China's Rising Demand for Wood Threatens Other Countries' Forests[[Today's News Full Story ]]
China's astounding rate of economic growth is giving us a glimpse of how the rest of the World must have seen the United States' uncontrolled consumption of the world's resources in the twentieth century. Already China is the world's second largest importer of oil. If the Chinese has the same per capita consumption of oil the U.S. has, they would be using the entire world supply of oil.
Now their demand for wood is straining the resources of nearby countries.
China is now the second-biggest market behind the United States for timber, pulp and paper, but is expected to take over the top spot as its economy grows and demand for construction materials and furniture expands.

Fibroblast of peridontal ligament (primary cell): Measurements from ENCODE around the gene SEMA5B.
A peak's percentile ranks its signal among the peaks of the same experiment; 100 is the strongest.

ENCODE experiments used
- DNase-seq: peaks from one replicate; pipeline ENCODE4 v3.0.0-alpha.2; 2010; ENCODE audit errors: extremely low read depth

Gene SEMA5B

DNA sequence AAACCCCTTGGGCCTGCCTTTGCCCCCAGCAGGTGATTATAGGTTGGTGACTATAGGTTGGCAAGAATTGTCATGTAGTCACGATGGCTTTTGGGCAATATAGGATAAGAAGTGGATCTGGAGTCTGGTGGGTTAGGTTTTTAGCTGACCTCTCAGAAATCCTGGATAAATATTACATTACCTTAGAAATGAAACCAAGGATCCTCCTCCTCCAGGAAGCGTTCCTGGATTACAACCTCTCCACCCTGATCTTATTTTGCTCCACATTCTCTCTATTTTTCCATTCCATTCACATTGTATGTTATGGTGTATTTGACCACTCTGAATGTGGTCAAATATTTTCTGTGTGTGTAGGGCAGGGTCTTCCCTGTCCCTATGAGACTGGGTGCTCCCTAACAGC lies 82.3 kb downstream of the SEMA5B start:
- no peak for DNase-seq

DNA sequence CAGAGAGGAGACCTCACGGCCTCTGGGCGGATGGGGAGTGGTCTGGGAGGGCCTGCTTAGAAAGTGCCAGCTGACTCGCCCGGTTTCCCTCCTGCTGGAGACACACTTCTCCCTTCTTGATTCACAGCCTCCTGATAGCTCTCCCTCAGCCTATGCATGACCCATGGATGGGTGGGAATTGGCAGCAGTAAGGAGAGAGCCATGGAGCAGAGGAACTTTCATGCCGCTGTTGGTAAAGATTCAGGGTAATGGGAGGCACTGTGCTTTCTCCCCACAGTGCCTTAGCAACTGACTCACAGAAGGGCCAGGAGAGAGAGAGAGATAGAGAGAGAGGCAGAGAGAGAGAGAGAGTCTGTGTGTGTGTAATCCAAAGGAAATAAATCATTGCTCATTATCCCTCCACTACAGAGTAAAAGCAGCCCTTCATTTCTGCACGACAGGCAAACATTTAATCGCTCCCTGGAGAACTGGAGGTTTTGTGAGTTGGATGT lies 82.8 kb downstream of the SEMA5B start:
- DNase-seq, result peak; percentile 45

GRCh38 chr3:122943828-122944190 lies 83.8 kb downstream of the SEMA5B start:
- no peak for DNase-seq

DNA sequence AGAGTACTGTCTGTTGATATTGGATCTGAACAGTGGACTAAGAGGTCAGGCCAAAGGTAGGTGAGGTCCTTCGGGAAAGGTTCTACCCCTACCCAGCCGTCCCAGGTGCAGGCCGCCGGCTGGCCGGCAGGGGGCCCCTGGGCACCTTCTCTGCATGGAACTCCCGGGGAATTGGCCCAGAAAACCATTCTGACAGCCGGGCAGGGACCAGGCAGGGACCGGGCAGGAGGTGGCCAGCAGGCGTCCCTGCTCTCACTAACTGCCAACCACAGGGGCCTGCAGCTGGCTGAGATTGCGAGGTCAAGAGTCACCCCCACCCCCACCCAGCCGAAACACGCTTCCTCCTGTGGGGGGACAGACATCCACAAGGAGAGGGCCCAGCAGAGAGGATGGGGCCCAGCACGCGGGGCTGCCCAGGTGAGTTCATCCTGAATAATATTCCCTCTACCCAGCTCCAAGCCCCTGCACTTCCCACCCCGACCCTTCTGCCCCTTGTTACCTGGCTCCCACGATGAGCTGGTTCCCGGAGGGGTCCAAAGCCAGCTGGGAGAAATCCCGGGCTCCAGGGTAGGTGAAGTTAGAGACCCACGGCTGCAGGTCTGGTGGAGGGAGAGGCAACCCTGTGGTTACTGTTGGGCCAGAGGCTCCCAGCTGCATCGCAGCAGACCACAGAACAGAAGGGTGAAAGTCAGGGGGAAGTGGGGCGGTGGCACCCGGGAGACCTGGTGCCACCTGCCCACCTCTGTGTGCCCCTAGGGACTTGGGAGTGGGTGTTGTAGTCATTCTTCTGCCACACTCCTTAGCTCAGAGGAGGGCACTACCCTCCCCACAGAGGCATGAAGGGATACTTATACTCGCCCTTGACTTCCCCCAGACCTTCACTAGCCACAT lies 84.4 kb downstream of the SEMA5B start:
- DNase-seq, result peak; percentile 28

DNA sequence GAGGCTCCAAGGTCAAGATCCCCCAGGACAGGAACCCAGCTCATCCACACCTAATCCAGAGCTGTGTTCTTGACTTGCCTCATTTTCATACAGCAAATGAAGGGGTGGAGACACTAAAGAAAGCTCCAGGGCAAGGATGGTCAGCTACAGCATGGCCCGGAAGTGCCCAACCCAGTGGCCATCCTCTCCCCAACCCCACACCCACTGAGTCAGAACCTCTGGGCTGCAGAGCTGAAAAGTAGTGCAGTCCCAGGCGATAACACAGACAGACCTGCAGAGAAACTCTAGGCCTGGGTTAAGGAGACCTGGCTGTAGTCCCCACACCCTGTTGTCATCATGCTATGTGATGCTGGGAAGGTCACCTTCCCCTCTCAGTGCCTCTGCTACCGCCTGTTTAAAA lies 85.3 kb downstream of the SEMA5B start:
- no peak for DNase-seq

Increased Chinese demand could take a greater toll because the country is a major destination for wood that was illegally harvested or taken through unsustainable means such as by felling natural forests, according to WWF, formerly known as the World Wide Fund for Nature.
There are voices of concern in China for forest conservation, such as Zhu Chuquan, director of the World Wildlife Foundation's China forestry program who declares that; "China will soon be leading the global wood market. We hope that it will also lead the efforts to safeguard the world's forests."
According to Zhu; "The Chinese government has a high (degree of) commitment to the control of illegal logging. China also has a high-level commitment to doing responsible ... business with other countries."
All of which begs the question of limits. The acreage of forests to be harvested is limited. Demand can only grow for so long even under responsible policies.